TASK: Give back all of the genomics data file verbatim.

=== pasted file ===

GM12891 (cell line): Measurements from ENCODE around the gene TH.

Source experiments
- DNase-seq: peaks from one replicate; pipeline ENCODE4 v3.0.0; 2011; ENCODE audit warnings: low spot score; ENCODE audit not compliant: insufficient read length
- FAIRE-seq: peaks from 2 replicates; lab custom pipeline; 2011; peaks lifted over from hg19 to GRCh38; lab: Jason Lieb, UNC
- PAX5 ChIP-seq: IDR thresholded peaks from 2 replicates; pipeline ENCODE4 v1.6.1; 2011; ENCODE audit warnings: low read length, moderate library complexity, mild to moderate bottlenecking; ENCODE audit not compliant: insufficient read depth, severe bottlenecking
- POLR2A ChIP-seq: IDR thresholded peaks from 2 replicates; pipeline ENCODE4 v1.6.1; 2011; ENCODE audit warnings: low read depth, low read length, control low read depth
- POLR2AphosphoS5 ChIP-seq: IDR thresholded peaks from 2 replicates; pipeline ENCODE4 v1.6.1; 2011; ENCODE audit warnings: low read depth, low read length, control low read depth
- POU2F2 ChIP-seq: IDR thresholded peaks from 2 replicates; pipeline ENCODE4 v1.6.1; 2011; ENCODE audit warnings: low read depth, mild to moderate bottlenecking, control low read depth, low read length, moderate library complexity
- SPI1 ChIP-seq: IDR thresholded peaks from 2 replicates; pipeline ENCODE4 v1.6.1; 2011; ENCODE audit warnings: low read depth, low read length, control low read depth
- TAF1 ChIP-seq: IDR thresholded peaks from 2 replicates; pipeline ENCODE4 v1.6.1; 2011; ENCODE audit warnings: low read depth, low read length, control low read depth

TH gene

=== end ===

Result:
GM12891 (cell line): Measurements from ENCODE around the gene TH.

Source experiments
- DNase-seq: peaks from one replicate; pipeline ENCODE4 v3.0.0; 2011; ENCODE audit warnings: low spot score; ENCODE audit not compliant: insufficient read length
- FAIRE-seq: peaks from 2 replicates; lab custom pipeline; 2011; peaks lifted over from hg19 to GRCh38; lab: Jason Lieb, UNC
- PAX5 ChIP-seq: IDR thresholded peaks from 2 replicates; pipeline ENCODE4 v1.6.1; 2011; ENCODE audit warnings: low read length, moderate library complexity, mild to moderate bottlenecking; ENCODE audit not compliant: insufficient read depth, severe bottlenecking
- POLR2A ChIP-seq: IDR thresholded peaks from 2 replicates; pipeline ENCODE4 v1.6.1; 2011; ENCODE audit warnings: low read depth, low read length, control low read depth
- POLR2AphosphoS5 ChIP-seq: IDR thresholded peaks from 2 replicates; pipeline ENCODE4 v1.6.1; 2011; ENCODE audit warnings: low read depth, low read length, control low read depth
- POU2F2 ChIP-seq: IDR thresholded peaks from 2 replicates; pipeline ENCODE4 v1.6.1; 2011; ENCODE audit warnings: low read depth, mild to moderate bottlenecking, control low read depth, low read length, moderate library complexity
- SPI1 ChIP-seq: IDR thresholded peaks from 2 replicates; pipeline ENCODE4 v1.6.1; 2011; ENCODE audit warnings: low read depth, low read length, control low read depth
- TAF1 ChIP-seq: IDR thresholded peaks from 2 replicates; pipeline ENCODE4 v1.6.1; 2011; ENCODE audit warnings: low read depth, low read length, control low read depth

TH gene